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 Sermon for the First Sunday in Lent; 2 Corinthians 6:1-10 


A Sermon by Martin Luther; taken from his Church Postil of 1525.


[The following sermon is taken from volume VII:133-144 of The Sermons of Martin Luther, published by Baker Book House (Grand Rapids, MI). It was originally published in 1909 in english by Lutherans in All Lands Press (Minneapolis, MN), as Luther's Epistle Sermons, vol. 2.  This e-text was scanned and edited by Richard Bucher, it is in the public domain and it may be copied and distributed without restriction.]


1. This lesson is an admonition to the Corinthians calculated to stimulate them in the performance of the duties they already recognize. The words are easily enough said, but execution is difficult and practice rare. For Paul gives a strange description of the Christian life, and the color and characteristics with which he exhibits it render it decidedly unprepossessing. First he says: 
"And working together with him we entreat also that ye receive not the grace of God in vain."  

2. He calls the Corinthians co-workers, as in First Corinthians 3, 9, where he puts it: "We are God's fellow-workers; ye are God's husbandry, God's building." That is, we labor upon you with the external Word--teaching and admonishing; but God, working inwardly through the Spirit, gives the blessing and the success. He permits not our labor with the outward Word to be in vain. Therefore, God is the true Master, performing inwardly the supreme work, while we aid outwardly, serving him through the ministry. 

The apostle's purpose in praising his co-laborers is to prevent them from despising the external Word as something inessential to them, or well enough known. For though God is able to effect everything without the instrumentality of the outward Word, working inwardly by his Spirit, this is by no means his purpose. He uses preachers as fellow-workers, or co- laborers, to accomplish his purpose through the Word when and where he pleases. Now, since preachers have the office, name and honor of fellow-workers with God, no one may be considered learned enough or holy enough to ignore or despise the most inferior preaching; especially since he knows not when the hour may come wherein God will, through preachers, perform his work in him.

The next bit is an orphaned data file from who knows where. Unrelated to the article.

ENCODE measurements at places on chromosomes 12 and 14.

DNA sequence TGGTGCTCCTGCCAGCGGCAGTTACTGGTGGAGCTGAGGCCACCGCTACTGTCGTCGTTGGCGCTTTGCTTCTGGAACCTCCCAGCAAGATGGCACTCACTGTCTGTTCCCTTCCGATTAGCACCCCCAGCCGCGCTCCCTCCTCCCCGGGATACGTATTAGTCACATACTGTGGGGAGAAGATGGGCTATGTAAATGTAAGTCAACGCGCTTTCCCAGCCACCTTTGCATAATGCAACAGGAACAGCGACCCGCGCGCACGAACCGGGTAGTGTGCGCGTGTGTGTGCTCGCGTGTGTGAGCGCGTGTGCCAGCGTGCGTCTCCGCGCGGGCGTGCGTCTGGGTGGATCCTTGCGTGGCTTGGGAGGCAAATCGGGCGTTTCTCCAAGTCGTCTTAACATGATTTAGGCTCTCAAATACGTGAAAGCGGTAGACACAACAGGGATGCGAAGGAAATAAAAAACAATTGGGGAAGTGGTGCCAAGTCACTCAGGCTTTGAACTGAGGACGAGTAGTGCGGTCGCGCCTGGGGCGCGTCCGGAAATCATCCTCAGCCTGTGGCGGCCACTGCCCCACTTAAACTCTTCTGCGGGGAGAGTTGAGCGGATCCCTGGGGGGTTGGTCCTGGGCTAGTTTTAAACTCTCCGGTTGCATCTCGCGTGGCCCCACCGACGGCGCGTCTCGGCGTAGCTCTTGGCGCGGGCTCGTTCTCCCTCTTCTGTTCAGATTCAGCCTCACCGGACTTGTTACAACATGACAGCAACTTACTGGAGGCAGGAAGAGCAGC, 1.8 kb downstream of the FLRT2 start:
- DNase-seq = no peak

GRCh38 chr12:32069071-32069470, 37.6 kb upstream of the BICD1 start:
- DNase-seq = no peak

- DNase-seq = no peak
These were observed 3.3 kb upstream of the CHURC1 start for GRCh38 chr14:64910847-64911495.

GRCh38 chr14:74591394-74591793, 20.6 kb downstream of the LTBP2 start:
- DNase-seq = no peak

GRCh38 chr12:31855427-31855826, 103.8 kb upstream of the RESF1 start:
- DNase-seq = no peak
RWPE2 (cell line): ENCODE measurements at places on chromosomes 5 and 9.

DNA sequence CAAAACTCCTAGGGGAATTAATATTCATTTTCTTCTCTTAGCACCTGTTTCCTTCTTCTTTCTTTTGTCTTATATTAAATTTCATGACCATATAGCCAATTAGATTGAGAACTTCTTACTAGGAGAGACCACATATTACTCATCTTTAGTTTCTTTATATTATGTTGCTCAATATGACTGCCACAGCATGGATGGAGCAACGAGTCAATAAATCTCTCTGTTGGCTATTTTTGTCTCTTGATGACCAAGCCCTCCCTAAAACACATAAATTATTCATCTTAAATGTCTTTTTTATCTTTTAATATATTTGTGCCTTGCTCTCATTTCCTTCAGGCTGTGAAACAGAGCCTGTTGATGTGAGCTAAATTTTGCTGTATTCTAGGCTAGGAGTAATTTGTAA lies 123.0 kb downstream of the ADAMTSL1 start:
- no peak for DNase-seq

3. Secondly, Paul shows the danger of neglecting the grace of God. He boldly declares here that the preaching of the Gospel is not an eternal, continuous and permanent mode of instruction, but rather a passing shower, which hastens on. What it strikes, it strikes; what it misses, it misses. It does not return, nor does it stand still. The sun and heat follow and dry it up. Experience shows that in no part of the world has the Gospel remained pure beyond the length of man's memory. Only so long as its pioneers lived did it stand and prosper. When they were gone, the light disappeared; factious spirits and false teachers followed immediately. 

Thus Moses announces (Deut 31, 29) that the children of Israel will corrupt themselves after his death; and the book of Judges testifies that so it really came to pass. Each time a judge died in whose days the Word of God obtained sway, 

the people fell away and became more wicked than before. King Joash did what was right so long as the high priest Jehoiada lived, but after the latter's death this had an end. And following the time of Christ and his apostles, the world was filled with seditious spirits and false teachers. Paul, in fact, declares (Acts 20, 29): "I know that after my departing grievous wolves shall enter in among you, not sparing the flock." So also we now have the pure Gospel. This is a time of grace and salvation and the acceptable day; but should the world continue, this condition, too, will soon pass. 

4. To receive the grace of God in vain can be nothing else than to hear the pure word of God which presents and offers his grace, and yet to remain listless and irresponsive, undergoing no change at all. Thus, ungrateful for the Word and unworthy of it, we merit the loss of the Word. Such as these are described in the parable (Lk 14, 16-24) where the guests bidden to the supper refused to come and went about their own business, thus provoking the master's anger until he swore they should not taste his supper.